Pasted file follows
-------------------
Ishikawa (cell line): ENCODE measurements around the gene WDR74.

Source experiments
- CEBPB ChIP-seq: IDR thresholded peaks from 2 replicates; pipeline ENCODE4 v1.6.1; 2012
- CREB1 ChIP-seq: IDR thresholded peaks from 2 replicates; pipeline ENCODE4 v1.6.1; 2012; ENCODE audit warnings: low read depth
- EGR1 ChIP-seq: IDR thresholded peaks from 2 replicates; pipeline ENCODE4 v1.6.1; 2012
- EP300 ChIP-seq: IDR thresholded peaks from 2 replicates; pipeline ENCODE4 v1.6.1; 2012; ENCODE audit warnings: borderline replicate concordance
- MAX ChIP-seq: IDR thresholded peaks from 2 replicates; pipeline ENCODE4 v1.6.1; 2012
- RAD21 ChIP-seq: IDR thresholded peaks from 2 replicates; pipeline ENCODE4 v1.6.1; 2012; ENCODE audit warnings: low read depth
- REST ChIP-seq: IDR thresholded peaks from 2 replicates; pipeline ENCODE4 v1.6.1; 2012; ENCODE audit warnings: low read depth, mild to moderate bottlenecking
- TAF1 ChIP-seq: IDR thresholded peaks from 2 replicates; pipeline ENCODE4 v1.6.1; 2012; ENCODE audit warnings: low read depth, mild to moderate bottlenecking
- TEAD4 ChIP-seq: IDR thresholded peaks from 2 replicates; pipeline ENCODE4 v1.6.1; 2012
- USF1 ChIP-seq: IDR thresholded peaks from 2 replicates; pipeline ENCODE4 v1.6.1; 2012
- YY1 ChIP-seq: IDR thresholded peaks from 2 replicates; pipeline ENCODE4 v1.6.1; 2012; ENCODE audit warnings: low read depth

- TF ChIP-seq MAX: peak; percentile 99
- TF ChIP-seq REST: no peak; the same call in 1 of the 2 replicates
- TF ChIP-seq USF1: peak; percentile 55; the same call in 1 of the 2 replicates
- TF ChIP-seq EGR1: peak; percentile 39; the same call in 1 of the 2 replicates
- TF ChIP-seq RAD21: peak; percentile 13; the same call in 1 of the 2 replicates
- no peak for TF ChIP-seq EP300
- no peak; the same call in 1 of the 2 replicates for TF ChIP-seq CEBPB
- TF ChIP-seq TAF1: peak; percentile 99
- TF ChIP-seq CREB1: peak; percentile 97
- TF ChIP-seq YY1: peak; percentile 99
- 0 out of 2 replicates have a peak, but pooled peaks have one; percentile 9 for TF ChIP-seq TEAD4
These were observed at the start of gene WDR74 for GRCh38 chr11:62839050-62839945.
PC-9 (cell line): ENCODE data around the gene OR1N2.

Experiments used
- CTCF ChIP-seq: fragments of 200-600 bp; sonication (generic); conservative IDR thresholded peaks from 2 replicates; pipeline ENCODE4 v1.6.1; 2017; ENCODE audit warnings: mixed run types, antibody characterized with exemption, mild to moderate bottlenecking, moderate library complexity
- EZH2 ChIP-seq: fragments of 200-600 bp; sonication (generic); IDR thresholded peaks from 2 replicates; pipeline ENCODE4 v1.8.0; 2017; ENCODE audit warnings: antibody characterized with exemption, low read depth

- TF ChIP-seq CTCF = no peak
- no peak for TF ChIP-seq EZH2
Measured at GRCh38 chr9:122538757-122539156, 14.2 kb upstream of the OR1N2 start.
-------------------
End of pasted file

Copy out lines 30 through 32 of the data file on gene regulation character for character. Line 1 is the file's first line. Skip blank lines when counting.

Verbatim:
- TF ChIP-seq CTCF = no peak
- no peak for TF ChIP-seq EZH2
Measured at GRCh38 chr9:122538757-122539156, 14.2 kb upstream of the OR1N2 start.